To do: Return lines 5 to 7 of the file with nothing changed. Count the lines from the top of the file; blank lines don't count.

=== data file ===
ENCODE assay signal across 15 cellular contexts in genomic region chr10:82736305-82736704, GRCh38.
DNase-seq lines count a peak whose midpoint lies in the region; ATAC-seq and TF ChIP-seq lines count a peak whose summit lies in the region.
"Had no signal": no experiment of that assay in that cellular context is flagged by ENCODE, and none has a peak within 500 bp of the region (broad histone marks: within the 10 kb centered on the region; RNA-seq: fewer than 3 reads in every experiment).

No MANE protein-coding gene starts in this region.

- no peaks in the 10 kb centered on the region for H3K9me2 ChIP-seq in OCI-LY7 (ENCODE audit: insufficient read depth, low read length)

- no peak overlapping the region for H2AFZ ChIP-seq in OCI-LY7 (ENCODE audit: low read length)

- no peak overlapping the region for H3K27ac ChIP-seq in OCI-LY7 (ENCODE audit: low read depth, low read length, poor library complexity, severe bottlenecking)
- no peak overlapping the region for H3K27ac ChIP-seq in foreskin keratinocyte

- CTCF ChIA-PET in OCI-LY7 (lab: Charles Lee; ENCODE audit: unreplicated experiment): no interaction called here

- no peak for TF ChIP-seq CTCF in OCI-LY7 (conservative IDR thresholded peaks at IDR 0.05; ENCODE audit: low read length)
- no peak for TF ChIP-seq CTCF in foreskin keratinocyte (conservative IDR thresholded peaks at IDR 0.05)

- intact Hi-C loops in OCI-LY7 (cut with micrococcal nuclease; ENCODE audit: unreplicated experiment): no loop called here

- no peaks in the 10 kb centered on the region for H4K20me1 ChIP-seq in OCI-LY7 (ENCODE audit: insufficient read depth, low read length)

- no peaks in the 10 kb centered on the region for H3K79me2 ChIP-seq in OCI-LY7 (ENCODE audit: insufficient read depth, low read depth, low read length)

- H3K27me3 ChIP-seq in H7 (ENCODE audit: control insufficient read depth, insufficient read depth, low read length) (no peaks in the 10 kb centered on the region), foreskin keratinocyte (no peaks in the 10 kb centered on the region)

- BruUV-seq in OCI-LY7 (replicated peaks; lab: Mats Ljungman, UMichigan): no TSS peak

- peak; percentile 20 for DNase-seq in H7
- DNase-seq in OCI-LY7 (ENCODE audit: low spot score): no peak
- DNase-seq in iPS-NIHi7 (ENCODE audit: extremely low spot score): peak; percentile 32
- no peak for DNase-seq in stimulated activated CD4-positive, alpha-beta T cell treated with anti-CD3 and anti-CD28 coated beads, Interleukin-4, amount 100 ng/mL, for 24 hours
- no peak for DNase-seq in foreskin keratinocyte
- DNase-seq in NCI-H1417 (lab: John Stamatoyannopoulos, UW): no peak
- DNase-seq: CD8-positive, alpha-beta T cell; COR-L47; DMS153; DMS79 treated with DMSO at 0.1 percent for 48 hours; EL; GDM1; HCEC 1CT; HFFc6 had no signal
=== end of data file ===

- no peaks in the 10 kb centered on the region for H3K9me2 ChIP-seq in OCI-LY7 (ENCODE audit: insufficient read depth, low read length)

- no peak overlapping the region for H2AFZ ChIP-seq in OCI-LY7 (ENCODE audit: low read length)

- no peak overlapping the region for H3K27ac ChIP-seq in OCI-LY7 (ENCODE audit: low read depth, low read length, poor library complexity, severe bottlenecking)